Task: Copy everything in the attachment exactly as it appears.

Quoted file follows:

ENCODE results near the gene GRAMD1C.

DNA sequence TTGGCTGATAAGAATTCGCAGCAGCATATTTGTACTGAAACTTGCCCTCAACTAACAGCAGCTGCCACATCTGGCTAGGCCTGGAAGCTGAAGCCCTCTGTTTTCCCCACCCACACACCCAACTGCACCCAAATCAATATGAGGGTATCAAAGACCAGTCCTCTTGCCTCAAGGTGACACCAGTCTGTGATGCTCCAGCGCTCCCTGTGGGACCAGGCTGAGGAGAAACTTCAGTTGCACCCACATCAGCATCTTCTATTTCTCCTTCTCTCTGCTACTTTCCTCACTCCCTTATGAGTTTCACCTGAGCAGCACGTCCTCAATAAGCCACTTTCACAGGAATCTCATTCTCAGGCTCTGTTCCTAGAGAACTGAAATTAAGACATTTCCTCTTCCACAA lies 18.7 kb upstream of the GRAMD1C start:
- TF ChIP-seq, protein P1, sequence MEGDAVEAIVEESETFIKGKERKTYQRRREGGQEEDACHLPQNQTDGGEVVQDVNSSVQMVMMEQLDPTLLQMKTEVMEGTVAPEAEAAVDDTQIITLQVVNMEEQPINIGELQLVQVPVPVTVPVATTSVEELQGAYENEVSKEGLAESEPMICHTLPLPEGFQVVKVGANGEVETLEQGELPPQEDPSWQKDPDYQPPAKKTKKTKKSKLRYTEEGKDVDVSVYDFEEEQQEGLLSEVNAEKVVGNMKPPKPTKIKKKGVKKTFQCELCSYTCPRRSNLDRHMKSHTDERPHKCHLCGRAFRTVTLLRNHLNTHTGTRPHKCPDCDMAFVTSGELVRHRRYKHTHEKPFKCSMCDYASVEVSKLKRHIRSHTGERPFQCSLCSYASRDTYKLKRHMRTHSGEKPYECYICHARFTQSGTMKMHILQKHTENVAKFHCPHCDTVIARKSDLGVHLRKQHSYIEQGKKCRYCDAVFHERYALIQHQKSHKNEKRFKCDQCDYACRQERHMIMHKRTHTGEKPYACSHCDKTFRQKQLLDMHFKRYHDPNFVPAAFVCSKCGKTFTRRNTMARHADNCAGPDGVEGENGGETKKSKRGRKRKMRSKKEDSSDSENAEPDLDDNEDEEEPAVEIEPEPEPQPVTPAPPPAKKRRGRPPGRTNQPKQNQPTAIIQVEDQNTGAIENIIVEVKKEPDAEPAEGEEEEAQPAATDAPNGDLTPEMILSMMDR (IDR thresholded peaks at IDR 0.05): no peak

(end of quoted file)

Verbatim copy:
ENCODE results near the gene GRAMD1C.

DNA sequence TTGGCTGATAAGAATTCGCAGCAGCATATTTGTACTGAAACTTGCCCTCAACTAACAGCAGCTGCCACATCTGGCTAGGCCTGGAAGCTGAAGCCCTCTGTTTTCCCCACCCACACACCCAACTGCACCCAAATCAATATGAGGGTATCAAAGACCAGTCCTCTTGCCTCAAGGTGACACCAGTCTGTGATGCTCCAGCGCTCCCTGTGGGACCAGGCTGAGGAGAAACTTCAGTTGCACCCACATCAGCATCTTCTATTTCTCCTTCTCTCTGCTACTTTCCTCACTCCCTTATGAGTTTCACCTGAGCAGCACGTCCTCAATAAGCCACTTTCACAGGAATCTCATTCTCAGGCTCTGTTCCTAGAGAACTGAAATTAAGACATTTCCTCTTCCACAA lies 18.7 kb upstream of the GRAMD1C start:
- TF ChIP-seq, protein P1, sequence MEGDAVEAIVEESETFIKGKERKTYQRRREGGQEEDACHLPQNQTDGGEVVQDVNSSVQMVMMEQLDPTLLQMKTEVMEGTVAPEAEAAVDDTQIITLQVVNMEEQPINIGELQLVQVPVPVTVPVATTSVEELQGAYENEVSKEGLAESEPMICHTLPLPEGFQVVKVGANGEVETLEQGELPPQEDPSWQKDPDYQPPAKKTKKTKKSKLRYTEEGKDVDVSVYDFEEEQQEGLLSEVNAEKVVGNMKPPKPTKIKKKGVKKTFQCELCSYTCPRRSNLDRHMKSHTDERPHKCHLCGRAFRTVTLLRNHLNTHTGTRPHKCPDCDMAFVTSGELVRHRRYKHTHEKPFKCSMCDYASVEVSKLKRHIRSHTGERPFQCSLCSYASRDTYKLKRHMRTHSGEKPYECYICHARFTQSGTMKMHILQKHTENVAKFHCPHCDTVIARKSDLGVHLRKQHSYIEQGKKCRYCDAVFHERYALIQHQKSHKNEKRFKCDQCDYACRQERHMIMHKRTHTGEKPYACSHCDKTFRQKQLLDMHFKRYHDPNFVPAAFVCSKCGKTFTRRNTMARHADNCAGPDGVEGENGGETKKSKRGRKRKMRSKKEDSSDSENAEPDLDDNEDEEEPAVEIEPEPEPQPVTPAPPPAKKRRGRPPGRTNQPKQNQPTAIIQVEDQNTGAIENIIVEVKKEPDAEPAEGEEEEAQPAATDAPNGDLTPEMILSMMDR (IDR thresholded peaks at IDR 0.05): no peak